Magnesium, Part I
G. Douglas Andersen, DC, DACBSP, CCN
15, number 19, 9/8/97, page 35
In chiropractic school we learned the importance of the mineral magnesium, and that it is required for literally hundreds of biochemical reactions in the body. If you forgot or didn't realize how critical adequate amounts of magnesium are, take a look at the following list of conditions where magnesium deficiency may exacerbate and/or contribute to the problem (this is not to say abnormal magnesium is the only cause or only cure for these disorders):
In the December 1996 issue of the American Journal of Natural Medicine, Dr. Michael T. Murray did an extensive review of the literature on magnesium supplementation.2 In addition to Dr. Werbach's findings above, Dr. Murray also documented that magnesium may help in the following:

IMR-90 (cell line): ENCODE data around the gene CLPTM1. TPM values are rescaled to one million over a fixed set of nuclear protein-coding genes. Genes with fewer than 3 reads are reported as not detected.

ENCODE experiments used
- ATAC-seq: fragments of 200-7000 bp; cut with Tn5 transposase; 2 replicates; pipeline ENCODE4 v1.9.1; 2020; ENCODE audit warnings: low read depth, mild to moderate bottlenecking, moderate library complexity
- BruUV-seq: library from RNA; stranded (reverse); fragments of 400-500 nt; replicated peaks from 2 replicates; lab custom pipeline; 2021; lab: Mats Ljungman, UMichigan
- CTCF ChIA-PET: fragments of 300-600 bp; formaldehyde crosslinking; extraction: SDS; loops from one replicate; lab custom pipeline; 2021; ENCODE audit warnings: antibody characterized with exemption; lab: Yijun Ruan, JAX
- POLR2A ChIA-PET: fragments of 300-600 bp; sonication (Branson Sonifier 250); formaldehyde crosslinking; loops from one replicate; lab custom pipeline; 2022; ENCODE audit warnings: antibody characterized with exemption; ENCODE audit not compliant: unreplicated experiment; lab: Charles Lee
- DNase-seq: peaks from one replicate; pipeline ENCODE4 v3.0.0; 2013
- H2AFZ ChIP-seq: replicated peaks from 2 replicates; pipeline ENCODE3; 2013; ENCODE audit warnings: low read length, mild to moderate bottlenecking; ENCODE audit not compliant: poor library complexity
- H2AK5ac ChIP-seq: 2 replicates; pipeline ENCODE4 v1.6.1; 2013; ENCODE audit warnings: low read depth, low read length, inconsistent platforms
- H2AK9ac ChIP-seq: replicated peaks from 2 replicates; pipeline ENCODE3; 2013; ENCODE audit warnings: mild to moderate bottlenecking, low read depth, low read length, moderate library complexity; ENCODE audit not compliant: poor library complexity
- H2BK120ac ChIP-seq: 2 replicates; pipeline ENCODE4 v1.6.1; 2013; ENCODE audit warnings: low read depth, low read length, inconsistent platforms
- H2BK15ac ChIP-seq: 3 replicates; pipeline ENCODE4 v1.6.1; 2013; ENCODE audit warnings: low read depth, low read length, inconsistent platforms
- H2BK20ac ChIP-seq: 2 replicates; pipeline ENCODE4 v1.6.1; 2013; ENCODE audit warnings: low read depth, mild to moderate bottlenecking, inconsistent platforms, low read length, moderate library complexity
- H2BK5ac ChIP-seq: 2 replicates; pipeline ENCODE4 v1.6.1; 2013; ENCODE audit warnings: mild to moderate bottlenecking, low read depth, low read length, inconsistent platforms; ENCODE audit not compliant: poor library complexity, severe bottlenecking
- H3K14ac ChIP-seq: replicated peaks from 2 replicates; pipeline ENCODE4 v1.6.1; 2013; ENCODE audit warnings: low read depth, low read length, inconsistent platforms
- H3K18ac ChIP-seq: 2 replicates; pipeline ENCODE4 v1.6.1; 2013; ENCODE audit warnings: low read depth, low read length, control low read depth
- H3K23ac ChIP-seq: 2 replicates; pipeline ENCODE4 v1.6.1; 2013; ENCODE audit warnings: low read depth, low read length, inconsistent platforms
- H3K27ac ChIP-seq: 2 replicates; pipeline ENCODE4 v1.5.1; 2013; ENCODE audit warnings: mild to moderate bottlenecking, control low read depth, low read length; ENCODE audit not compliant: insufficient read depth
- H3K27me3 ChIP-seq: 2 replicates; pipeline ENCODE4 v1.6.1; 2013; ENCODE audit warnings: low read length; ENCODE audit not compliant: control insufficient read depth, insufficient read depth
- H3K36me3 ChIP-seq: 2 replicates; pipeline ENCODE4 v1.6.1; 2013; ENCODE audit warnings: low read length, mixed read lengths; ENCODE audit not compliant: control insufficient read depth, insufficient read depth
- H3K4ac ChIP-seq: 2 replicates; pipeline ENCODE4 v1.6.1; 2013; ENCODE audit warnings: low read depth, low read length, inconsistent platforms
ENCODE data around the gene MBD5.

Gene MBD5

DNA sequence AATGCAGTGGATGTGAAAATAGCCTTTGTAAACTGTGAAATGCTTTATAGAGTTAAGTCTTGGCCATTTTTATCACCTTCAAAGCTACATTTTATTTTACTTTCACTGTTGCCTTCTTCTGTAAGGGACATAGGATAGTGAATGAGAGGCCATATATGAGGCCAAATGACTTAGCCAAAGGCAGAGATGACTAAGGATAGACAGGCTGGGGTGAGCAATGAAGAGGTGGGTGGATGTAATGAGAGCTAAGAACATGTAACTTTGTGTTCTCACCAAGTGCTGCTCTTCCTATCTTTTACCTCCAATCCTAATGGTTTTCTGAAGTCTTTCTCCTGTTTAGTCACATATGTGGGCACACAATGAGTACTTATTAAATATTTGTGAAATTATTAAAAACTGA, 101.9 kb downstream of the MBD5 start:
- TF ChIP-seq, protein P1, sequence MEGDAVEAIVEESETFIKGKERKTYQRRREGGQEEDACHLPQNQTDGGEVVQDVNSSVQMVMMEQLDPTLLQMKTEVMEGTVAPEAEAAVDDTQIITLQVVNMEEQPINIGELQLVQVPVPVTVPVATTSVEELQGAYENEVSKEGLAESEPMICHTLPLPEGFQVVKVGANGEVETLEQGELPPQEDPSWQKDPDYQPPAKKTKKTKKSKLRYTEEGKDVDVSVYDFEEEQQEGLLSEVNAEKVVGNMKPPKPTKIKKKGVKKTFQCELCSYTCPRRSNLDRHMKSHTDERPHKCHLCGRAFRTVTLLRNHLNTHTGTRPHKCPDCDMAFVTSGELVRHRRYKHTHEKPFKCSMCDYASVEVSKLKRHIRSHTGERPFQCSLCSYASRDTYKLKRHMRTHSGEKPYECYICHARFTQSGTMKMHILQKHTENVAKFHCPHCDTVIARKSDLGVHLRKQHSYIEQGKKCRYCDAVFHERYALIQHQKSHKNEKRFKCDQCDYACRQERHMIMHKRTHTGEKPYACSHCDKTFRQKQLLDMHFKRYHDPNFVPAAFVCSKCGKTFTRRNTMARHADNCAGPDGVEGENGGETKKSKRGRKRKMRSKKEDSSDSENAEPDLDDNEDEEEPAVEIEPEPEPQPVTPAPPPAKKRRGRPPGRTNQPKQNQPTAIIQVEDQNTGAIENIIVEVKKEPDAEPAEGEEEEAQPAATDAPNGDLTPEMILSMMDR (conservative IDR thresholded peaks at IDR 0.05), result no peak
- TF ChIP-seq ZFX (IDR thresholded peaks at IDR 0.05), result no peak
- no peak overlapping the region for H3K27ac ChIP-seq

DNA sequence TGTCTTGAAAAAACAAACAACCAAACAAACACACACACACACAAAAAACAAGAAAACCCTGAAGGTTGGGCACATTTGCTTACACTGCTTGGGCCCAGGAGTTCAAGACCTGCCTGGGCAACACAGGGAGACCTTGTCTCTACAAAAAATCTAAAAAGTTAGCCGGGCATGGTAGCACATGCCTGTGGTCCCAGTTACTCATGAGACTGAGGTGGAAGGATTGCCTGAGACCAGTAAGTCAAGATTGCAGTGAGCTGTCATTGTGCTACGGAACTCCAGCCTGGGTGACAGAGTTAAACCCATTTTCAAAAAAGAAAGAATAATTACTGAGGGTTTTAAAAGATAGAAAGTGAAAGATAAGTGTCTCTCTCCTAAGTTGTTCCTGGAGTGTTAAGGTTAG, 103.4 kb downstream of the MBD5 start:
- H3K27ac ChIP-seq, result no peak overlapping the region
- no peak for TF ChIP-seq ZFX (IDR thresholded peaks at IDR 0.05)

Acute Myocardial Infarction
Although the vast majority of magnesium problems are due to insufficiency, too much magnesium can cause, contribute, or exacerbate the following: diarrhea, hypotension, nausea, vomiting, dry mouth, cognitive impairment, depression, fatigue, flushing, respiratory insufficiency, and polydypsia.
Next month in part II, we will look at dietary sources and supplemental types of magnesium, along with a review of laboratory tests used to measure magnesium.
1. Werbach M. Foundations of
Nutritional Medicine. Third Line Press, Tarzana, California, 1997.
E. Imperial Hwy.
Copyright 2004, G. Douglas Andersen, DC, DACBSP, CCN, 916 E. Imperial Hwy, Brea, CA 92821, (714) 990-0824